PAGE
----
Fourth Grade Common Core Math Standards
With forty-one states adopting the common core curriculum, there is a very good chance your child is following the common core state standards. Below we will provide you a detailed insight into the fourth-grade common core math standards and with valuable resources to help your child succeed in school and at home.
What is Common Core?
This is one of the most frequent questions we get asked by parents and across the board, there is confusion when it comes to the words "common core". Very simply, Common Core is a comprehensive list of standards that students need to know for English Language Arts (ELA) and math from kindergarten to 12th grade.
Who created these common core standards?
Highly qualified teachers and experts all over the United States helped create the framework of what we know today as the common core standards. The main objective of creating these common core standards is so students can develop their critical-thinking skills, analytical skills, and problem-solving skills.
Grade 4 Common Core Math Standards Overview
There are five main topics covered in the fourth-grade common core math standards.
The chart below provides a comprehensive review of the learning standards for fourth grade.
Use the four operations with whole numbers to solve problems.
Interpret a multiplication equation as a comparison, e.g., interpret 35 = 5 × 7 as a statement that 35 is 5 times as many as 7 and 7 times as many as 5. Represent verbal statements of multiplicative comparisons as multiplication equations.
Generate and analyze patterns.
Gain familiarity with factors and multiples.
Operations & Algebraic Thinking
Find all factor pairs for a whole number in the range 1-100. Recognize that a whole number is a multiple of each of its factors. Determine whether a given whole number in the range 1-100 is a multiple of a given one-digit number. Determine whether a given whole number in the range 1-100 is prime or composite.
Multiply or divide to solve word problems involving multiplicative comparison, e.g., by using drawings and equations with a symbol for the unknown number to represent the problem, distinguishing multiplicative comparison from additive comparison.
Solve multistep word problems posed with whole numbers and having whole-number answers using the four operations, including problems in which remainders must be interpreted. Represent these problems using equations with a letter standing for the unknown quantity. Assess the reasonableness of answers using mental computation and estimation strategies including rounding.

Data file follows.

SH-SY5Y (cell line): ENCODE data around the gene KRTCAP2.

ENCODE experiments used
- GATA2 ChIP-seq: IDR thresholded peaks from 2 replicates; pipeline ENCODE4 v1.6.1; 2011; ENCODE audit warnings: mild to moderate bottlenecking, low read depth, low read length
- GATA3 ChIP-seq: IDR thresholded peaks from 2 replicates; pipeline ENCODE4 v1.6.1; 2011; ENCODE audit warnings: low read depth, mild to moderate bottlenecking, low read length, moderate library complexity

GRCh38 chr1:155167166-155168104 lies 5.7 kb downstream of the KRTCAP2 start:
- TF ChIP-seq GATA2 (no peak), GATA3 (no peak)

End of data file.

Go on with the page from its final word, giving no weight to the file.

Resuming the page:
Generate a number or shape pattern that follows a given rule. Identify apparent features of the pattern that were not explicit in the rule itself.
Operation in Base Ten
Generalize place value understanding for multi-digit whole numbers.
Recognize that in a multi-digit whole number, a digit in one place represents ten times what it represents in the place to its right. For example, recognize that 500 ÷ 50 = 10 by applying concepts of place value and division.
Read and write multi-digit whole numbers using base-ten numerals, number names, and expanded form. Compare two multi-digit numbers based on meanings of the digits in each place, using >, =, and < symbols to record the results of comparisons.
Use place value understanding to round multi-digit whole numbers to any place.
Fluently add and subtract multi-digit whole numbers using the standard algorithm.
Multiply a whole number of up to four digits by a one-digit whole number, and multiply two two-digit numbers, using strategies based on place value and the properties of operations. Illustrate and explain the calculation by using equations, rectangular arrays, and/or area models.
Find whole-number quotients and remainders with up to four-digit dividends and one-digit divisors, using strategies based on place value, the properties of operations, and/or the relationship between multiplication and division. Illustrate and explain the calculation by using equations, rectangular arrays, and/or area models.
Use place value understanding and properties of operations to perform multi-digit arithmetic.
Operation - Fractions
Extend understanding of fraction equivalence and ordering.
Explain why a fraction a/b is equivalent to a fraction (n × a)/(n × b) by using visual fraction models, with attention to how the number and size of the parts differ even though the two fractions themselves are the same size. Use this principle to recognize and generate equivalent fractions.
Compare two fractions with different numerators and different denominators, e.g., by creating common denominators or numerators, or by comparing to a benchmark fraction such as 1/2. Recognize that comparisons are valid only when the two fractions refer to the same whole. Record the results of comparisons with symbols >, =, or <, and justify the conclusions, e.g., by using a visual fraction model.
Apply and extend previous understandings of multiplication to multiply a fraction by a whole number.
Understand a fraction a/b with a > 1 as a sum of fractions 1/b.
Build fractions from unit fractions.
Express a fraction with denominator 10 as an equivalent fraction with denominator 100, and use this technique to add two fractions with respective denominators 10 and 100.
Use decimal notation for fractions with denominators 10 or 100.
Understand decimal notation for fractions, and compare decimal fractions.
Compare two decimals to hundredths by reasoning about their size. Recognize that comparisons are valid only when the two decimals refer to the same whole. Record the results of comparisons with the symbols >, =, or <, and justify the conclusions, e.g., by using a visual model.
Measurement & Data
Solve problems involving measurement and conversion of measurements.
Know relative sizes of measurement units within one system of units including km, m, cm; kg, g; lb, oz.; l, ml; hr, min, sec. Within a single system of measurement, express measurements in a larger unit in terms of a smaller unit. Record measurement equivalents in a two-column table.
Use the four operations to solve word problems involving distances, intervals of time, liquid volumes, masses of objects, and money, including problems involving simple fractions or decimals, and problems that require expressing measurements given in a larger unit in terms of a smaller unit. Represent measurement quantities using diagrams such as number line diagrams that feature a measurement scale.